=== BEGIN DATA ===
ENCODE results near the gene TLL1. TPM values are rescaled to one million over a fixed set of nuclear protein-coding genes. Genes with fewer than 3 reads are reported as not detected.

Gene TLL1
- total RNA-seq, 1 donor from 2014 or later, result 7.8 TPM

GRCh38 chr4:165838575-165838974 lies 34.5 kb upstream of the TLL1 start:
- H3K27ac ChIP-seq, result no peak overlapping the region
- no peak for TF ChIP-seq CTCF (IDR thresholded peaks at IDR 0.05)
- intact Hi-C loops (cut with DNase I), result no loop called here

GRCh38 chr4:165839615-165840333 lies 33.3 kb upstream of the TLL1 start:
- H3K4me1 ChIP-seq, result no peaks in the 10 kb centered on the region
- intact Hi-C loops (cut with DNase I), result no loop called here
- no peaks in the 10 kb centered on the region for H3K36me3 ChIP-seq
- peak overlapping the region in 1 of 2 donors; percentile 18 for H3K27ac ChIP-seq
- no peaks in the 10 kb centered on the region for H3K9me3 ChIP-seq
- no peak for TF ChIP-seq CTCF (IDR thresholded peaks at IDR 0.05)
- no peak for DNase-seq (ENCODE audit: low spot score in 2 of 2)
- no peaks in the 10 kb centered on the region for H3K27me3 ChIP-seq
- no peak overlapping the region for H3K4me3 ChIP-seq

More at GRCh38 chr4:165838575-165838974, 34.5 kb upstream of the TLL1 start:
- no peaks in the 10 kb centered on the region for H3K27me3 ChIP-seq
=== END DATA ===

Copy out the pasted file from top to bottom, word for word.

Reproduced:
ENCODE results near the gene TLL1. TPM values are rescaled to one million over a fixed set of nuclear protein-coding genes. Genes with fewer than 3 reads are reported as not detected.

Gene TLL1
- total RNA-seq, 1 donor from 2014 or later, result 7.8 TPM

GRCh38 chr4:165838575-165838974 lies 34.5 kb upstream of the TLL1 start:
- H3K27ac ChIP-seq, result no peak overlapping the region
- no peak for TF ChIP-seq CTCF (IDR thresholded peaks at IDR 0.05)
- intact Hi-C loops (cut with DNase I), result no loop called here

GRCh38 chr4:165839615-165840333 lies 33.3 kb upstream of the TLL1 start:
- H3K4me1 ChIP-seq, result no peaks in the 10 kb centered on the region
- intact Hi-C loops (cut with DNase I), result no loop called here
- no peaks in the 10 kb centered on the region for H3K36me3 ChIP-seq
- peak overlapping the region in 1 of 2 donors; percentile 18 for H3K27ac ChIP-seq
- no peaks in the 10 kb centered on the region for H3K9me3 ChIP-seq
- no peak for TF ChIP-seq CTCF (IDR thresholded peaks at IDR 0.05)
- no peak for DNase-seq (ENCODE audit: low spot score in 2 of 2)
- no peaks in the 10 kb centered on the region for H3K27me3 ChIP-seq
- no peak overlapping the region for H3K4me3 ChIP-seq

More at GRCh38 chr4:165838575-165838974, 34.5 kb upstream of the TLL1 start:
- no peaks in the 10 kb centered on the region for H3K27me3 ChIP-seq